forest.

But Roland was light-hearted and young, and difficulties in life, I have
often said, are just like nine-pins, they are put up to be bowled over.

Besides, be it remembered that if it were all plain sailing with us in
this world we should not be able to appreciate how really happy our
lives are.  The sky is always bluest ’twixt the darkest clouds.

On the whole, Roland, who took stock, and, with honest Bill and Jake
Solomons, went over the books every quarter, had but little reason to
complain. This stock-taking consumed most of their spare time for the
greater part of a week, and when it was finished Roland invariably gave
a dinner-party, at which I need hardly say his dear friend Dick Temple
was present.  And this was always the happiest of happy nights to Dick,
because the girl he loved more than all things on earth put together was
here, and looked so innocent and beautiful in her simple dresses of
white and blue.

There was no such thing as flirtation here, but Dick was fully and
completely in earnest when he told himself that if he lived till he was
three- or four-and-twenty he would ask Peggy to be his wife.

Ah! there is many a slip ’twixt the cup and the lip.

Dick, I might, could, would, or should have told you before, lived with
a bachelor uncle, who, being rather old and infirm, seldom came out.  He
had good earnest men under him, however, as overseers, and his
plantations were thriving, especially that in which tobacco was
cultivated.

The old man was exceedingly fond of Dick, and Dick would be his heir.

Probably it was for his uncle’s sake that Dick stayed in the
country--and of course for Peggy’s and Roland’s--for, despite its grand
field for sport and adventure, the lad had a strange longing to go to
England and play cricket or football.

He had been born in Britain just as Roland was, and had visited his
childhood’s home more than once during his short life.

Now just about this time Don Pedro, or Mr. Peter as all called him, had
asked for and obtained a holiday.  He was going to Pará for a change, he
said, and to meet a friend from England.

That he did meet a friend from England there was little doubt, but their
interview was a very short one. Where he spent the rest of his time was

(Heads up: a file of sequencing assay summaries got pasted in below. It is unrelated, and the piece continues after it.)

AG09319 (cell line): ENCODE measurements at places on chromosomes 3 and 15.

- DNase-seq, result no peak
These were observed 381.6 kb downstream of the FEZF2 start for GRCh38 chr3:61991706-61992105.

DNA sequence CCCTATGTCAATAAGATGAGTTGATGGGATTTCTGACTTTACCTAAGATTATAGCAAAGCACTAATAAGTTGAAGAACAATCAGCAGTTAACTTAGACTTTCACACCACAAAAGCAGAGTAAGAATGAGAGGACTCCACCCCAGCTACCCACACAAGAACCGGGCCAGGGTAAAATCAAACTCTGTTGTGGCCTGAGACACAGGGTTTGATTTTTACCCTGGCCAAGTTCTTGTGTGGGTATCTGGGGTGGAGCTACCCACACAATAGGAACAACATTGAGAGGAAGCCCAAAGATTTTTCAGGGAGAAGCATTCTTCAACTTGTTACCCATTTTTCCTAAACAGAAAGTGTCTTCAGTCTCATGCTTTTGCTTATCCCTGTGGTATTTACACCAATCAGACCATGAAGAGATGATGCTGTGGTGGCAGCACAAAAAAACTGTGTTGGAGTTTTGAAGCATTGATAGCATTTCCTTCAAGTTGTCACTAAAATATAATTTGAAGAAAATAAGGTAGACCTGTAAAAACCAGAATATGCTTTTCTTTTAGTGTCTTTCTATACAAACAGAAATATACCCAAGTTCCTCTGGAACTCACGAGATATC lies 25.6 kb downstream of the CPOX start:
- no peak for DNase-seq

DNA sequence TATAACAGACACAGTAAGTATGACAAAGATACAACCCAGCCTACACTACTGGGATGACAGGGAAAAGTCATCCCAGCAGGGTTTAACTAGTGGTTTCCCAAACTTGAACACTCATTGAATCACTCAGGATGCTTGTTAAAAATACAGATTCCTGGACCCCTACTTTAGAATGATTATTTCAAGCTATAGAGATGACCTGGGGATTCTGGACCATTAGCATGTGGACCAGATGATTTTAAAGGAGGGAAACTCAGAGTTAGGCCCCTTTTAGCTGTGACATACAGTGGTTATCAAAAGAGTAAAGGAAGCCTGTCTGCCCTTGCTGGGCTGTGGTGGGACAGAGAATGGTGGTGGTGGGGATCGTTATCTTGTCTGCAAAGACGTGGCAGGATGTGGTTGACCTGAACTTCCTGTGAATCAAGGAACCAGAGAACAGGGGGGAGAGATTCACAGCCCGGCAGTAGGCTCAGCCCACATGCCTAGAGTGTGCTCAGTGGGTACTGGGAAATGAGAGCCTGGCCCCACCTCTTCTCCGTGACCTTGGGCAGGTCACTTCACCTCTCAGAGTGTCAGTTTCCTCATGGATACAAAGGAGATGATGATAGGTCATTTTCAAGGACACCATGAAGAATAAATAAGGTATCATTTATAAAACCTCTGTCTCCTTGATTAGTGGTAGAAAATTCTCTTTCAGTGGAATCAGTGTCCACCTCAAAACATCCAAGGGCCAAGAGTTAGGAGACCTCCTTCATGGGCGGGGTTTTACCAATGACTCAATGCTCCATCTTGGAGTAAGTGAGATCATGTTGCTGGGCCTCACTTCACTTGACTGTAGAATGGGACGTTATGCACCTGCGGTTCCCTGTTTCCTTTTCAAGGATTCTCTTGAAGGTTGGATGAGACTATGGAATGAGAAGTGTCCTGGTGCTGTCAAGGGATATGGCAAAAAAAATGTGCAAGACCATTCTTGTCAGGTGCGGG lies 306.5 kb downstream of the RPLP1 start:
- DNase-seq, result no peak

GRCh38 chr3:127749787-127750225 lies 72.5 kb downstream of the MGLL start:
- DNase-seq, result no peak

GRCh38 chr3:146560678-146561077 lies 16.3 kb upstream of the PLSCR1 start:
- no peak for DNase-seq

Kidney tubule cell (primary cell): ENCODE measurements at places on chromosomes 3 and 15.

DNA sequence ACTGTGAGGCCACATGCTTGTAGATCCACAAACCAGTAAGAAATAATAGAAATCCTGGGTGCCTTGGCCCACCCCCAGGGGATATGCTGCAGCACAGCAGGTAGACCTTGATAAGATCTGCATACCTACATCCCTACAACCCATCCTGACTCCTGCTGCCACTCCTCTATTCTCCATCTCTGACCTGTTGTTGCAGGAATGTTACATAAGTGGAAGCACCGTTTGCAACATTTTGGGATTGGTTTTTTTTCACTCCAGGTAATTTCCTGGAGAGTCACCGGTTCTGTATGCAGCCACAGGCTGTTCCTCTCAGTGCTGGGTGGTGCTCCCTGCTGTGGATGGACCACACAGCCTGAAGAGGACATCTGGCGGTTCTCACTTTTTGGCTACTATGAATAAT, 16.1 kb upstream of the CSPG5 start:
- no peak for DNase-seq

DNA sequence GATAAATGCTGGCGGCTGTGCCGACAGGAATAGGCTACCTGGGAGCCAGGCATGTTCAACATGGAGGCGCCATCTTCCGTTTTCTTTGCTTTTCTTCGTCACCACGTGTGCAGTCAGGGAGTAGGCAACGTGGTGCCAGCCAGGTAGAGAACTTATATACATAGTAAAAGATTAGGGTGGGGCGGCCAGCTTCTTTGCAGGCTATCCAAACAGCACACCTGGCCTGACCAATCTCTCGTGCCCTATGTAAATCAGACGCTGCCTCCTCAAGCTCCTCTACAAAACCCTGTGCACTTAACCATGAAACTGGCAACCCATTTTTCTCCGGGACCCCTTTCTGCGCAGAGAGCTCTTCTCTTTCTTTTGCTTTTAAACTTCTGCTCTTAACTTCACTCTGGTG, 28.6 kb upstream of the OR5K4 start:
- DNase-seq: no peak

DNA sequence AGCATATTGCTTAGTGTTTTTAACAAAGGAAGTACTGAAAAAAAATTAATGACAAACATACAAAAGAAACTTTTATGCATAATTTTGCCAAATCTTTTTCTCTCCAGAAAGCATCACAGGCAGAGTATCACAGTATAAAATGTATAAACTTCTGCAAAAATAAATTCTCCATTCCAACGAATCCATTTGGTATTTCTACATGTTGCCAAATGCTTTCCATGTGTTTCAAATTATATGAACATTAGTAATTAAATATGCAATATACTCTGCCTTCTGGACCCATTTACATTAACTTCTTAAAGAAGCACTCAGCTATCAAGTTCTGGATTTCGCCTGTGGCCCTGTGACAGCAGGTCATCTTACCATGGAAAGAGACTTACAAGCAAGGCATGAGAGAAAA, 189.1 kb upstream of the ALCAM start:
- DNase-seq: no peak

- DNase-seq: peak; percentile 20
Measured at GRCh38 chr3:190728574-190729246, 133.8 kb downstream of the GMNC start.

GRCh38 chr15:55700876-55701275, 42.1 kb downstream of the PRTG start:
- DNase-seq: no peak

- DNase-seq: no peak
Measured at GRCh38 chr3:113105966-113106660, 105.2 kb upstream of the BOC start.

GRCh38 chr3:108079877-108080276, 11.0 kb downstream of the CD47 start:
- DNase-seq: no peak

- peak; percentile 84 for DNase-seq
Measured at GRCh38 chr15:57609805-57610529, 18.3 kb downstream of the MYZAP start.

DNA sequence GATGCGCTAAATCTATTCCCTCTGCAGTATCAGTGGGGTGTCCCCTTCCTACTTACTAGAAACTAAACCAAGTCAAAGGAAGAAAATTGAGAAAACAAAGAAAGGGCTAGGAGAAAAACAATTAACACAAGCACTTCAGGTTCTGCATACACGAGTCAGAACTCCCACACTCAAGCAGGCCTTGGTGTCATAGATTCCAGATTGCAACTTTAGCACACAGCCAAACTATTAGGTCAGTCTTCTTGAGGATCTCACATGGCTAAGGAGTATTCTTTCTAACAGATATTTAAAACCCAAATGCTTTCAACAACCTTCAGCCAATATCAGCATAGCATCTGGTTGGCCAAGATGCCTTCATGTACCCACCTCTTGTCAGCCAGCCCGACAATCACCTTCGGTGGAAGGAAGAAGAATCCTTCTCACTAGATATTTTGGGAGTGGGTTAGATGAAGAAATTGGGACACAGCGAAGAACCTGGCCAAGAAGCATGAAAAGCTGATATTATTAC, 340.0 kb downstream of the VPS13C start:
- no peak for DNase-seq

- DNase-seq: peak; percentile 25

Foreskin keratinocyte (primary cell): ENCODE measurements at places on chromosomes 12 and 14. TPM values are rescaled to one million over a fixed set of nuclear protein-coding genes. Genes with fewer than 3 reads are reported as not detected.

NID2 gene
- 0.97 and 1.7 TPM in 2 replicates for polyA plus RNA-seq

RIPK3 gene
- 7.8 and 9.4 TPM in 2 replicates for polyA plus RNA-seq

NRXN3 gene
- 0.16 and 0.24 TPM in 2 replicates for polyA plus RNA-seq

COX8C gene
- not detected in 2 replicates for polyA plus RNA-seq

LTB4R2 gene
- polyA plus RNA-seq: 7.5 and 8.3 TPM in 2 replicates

best known to himself.

In three months or a little less he turned up smiling again, and most
effusive.

About a fortnight after his arrival he came to Jake one morning pretty
early.

Jake was preparing to start on horseback for the great forest.

"I’m on the horns of a dilemma, Mr. Solomons," he said, laughing his
best laugh.  "During the night about twenty Bolivian Indians have
encamped near to the forest.  They ask for work on the india-rubber
trees.  They are well armed, and all sturdy warriors. They look as if
fighting was more in their line than honest labour."

"Well, Mr. Peter, what is their excuse for being here anyhow?"

"They are bound for the sea-shore at the mouths of the river, and want
to earn a few dollars to help them on."

"Well, where is the other horn of the dilemma?"

"Oh! if I give them work they may corrupt our fellows."

"Then, Mr. Peter, I’d give the whole blessed lot the boot and the sack."

"Ah! now, Mr. Solomons, you’ve got to the other horn.  These savages,
for they are little else, are revengeful."

"We’re not afraid."

"No, we needn’t be were they to make war openly, but they are sly, and
as dangerous as sly.  They would in all probability burn us down some
dark night."

Jake mused for a minute.  Then he said abruptly:

"Let the poor devils earn a few dollars, Mr. Peter, if they are
stony-broke, and then send them on their way rejoicing."

"That’s what I say, too," said Burly Bill, who had just come up.  "I’ve
been over yonder in the starlight. They look deuced uncouth and nasty.
So does a bull-dog, Jake, but is there a softer-hearted, more kindly dog
in all creation?"

So that very day the Indians set to work with the other squads.

The labour connected with the collecting of india-rubber is by no means
very hard, but it requires a little skill, and is irksome to those not
used to such toil.

But labour is scarce and Indians are often lazy, so on the whole Jake
was not sorry to have the new hands, or "serinqueiros" as they are
called.

The india-rubber trees are indigenous and grow in greatest profusion on
that great tributary of the Amazon called the Madeira.  But when poor
Tom St. Clair came to the country he had an eye to business. He knew
that india-rubber would always command a good market, and so he visited
the distant forests, studied the growth and culture of the trees as
conducted by Nature, and ventured to believe that he could improve upon
her methods.

He was successful, and it was not a great many years before he had a
splendid plantation of young trees in his forest, to say nothing of the
older ones that had stood the brunt of many a wild tropical storm.

It will do no harm if I briefly describe the method of obtaining the